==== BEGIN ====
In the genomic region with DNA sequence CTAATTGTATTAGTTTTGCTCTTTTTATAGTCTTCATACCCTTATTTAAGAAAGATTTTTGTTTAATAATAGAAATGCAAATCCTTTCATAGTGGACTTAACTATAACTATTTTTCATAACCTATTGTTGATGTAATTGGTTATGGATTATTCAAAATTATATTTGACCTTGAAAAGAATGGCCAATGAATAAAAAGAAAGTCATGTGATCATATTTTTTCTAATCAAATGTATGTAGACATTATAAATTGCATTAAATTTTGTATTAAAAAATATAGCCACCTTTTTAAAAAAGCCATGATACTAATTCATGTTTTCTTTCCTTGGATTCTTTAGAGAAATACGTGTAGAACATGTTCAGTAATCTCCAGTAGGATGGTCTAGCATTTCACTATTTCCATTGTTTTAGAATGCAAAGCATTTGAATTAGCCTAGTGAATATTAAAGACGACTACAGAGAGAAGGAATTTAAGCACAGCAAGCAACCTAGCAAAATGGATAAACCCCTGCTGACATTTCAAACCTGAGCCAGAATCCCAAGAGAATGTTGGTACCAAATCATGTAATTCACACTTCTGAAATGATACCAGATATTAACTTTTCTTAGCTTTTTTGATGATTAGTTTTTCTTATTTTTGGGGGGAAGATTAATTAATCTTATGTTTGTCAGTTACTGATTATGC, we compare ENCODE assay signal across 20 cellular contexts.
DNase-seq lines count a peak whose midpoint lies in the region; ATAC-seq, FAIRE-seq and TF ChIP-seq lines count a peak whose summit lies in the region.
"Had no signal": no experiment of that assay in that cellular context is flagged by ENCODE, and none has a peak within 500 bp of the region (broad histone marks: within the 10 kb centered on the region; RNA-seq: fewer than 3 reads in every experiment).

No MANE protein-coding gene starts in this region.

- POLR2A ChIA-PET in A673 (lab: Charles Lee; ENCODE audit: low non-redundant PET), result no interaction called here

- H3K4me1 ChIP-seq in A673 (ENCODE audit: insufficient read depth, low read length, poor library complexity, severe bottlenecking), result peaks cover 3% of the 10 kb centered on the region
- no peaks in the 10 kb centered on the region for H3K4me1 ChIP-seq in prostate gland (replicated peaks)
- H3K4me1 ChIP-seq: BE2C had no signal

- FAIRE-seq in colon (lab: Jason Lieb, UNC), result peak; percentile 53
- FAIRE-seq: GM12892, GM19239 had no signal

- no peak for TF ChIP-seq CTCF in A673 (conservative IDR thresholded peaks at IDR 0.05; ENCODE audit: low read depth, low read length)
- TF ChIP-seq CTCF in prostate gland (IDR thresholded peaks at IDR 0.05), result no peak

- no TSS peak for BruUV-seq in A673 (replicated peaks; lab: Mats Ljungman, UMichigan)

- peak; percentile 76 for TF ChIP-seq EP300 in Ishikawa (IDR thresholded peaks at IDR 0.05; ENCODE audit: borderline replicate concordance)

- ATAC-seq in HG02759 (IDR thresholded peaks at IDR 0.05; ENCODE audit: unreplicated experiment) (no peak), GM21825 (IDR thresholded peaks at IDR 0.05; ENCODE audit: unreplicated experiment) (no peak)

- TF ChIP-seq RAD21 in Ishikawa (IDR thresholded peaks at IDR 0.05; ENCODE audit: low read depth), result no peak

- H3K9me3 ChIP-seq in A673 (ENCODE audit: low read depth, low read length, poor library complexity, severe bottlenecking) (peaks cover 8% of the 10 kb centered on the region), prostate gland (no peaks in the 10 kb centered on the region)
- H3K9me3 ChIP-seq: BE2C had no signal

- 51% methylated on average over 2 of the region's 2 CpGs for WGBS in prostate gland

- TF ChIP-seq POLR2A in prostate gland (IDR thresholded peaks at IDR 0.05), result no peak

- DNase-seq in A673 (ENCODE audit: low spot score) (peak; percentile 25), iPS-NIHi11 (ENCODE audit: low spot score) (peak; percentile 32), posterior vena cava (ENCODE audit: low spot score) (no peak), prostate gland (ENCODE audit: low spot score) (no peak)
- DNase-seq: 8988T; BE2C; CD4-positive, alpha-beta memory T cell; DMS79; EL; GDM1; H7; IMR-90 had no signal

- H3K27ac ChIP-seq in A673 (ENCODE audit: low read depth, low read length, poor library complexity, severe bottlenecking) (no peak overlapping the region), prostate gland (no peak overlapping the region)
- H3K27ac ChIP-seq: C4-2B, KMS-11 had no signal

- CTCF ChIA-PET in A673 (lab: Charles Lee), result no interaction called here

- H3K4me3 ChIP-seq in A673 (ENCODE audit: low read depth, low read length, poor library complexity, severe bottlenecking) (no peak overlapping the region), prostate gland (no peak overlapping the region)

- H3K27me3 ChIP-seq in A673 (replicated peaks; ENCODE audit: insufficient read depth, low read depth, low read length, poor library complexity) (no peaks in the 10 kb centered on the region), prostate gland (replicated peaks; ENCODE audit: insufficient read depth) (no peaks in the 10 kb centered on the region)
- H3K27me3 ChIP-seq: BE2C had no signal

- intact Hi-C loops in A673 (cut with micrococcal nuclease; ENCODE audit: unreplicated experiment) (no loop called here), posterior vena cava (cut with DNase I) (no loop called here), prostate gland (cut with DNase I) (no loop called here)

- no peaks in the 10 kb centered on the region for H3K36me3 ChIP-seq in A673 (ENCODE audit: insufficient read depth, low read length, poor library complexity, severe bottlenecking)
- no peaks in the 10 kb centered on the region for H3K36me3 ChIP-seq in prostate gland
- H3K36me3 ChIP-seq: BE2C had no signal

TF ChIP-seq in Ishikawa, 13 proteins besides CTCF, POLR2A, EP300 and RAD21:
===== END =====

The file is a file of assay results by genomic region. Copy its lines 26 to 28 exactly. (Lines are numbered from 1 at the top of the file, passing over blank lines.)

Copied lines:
- H3K4me3 ChIP-seq in A673 (ENCODE audit: low read depth, low read length, poor library complexity, severe bottlenecking) (no peak overlapping the region), prostate gland (no peak overlapping the region)

- H3K27me3 ChIP-seq in A673 (replicated peaks; ENCODE audit: insufficient read depth, low read depth, low read length, poor library complexity) (no peaks in the 10 kb centered on the region), prostate gland (replicated peaks; ENCODE audit: insufficient read depth) (no peaks in the 10 kb centered on the region)
- H3K27me3 ChIP-seq: BE2C had no signal